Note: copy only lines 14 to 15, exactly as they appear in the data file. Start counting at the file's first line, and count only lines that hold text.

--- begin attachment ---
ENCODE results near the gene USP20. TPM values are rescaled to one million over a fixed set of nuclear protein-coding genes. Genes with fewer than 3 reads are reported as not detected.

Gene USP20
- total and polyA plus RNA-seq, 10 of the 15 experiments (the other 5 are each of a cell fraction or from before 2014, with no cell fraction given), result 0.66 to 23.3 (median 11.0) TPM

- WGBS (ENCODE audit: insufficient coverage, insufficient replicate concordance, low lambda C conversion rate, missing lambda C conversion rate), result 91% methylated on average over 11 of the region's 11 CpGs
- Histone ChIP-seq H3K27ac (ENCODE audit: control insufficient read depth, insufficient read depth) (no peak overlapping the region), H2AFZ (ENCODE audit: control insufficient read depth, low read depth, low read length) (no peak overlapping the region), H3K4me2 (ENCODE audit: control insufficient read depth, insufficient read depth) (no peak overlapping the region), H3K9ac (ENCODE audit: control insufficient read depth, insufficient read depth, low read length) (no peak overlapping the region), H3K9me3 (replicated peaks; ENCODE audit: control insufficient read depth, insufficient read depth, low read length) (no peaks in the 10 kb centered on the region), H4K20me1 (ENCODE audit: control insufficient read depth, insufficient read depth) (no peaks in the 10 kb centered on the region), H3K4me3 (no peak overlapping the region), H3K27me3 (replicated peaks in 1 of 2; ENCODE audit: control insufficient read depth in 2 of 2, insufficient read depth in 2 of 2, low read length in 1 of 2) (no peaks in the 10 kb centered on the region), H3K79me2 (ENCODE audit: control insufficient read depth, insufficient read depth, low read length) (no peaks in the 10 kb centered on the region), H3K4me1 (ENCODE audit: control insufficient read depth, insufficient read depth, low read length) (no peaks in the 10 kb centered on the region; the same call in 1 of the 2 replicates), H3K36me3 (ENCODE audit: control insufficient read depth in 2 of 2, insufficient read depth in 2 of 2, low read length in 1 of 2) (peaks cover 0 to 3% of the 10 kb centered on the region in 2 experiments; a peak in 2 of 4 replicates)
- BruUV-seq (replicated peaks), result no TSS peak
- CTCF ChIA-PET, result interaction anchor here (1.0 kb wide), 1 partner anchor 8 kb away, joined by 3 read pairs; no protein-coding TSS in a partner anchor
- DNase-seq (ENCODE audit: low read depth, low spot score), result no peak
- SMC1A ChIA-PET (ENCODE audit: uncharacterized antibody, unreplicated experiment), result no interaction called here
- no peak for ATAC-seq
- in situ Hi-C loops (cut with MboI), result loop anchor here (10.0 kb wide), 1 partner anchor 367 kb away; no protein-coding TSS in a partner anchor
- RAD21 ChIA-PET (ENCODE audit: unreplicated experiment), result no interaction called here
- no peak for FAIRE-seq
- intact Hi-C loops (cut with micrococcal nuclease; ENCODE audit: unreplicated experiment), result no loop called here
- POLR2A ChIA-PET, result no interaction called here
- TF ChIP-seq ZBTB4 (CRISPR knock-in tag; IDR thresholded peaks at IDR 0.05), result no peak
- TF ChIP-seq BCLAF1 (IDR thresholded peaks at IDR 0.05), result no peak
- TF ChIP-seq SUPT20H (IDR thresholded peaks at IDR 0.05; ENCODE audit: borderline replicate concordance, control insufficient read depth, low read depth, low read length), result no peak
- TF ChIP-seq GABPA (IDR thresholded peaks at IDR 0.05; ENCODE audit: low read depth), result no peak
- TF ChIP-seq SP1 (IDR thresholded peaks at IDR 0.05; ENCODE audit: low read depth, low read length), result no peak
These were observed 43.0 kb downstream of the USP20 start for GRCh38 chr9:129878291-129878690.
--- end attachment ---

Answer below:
- intact Hi-C loops (cut with micrococcal nuclease; ENCODE audit: unreplicated experiment), result no loop called here
- POLR2A ChIA-PET, result no interaction called here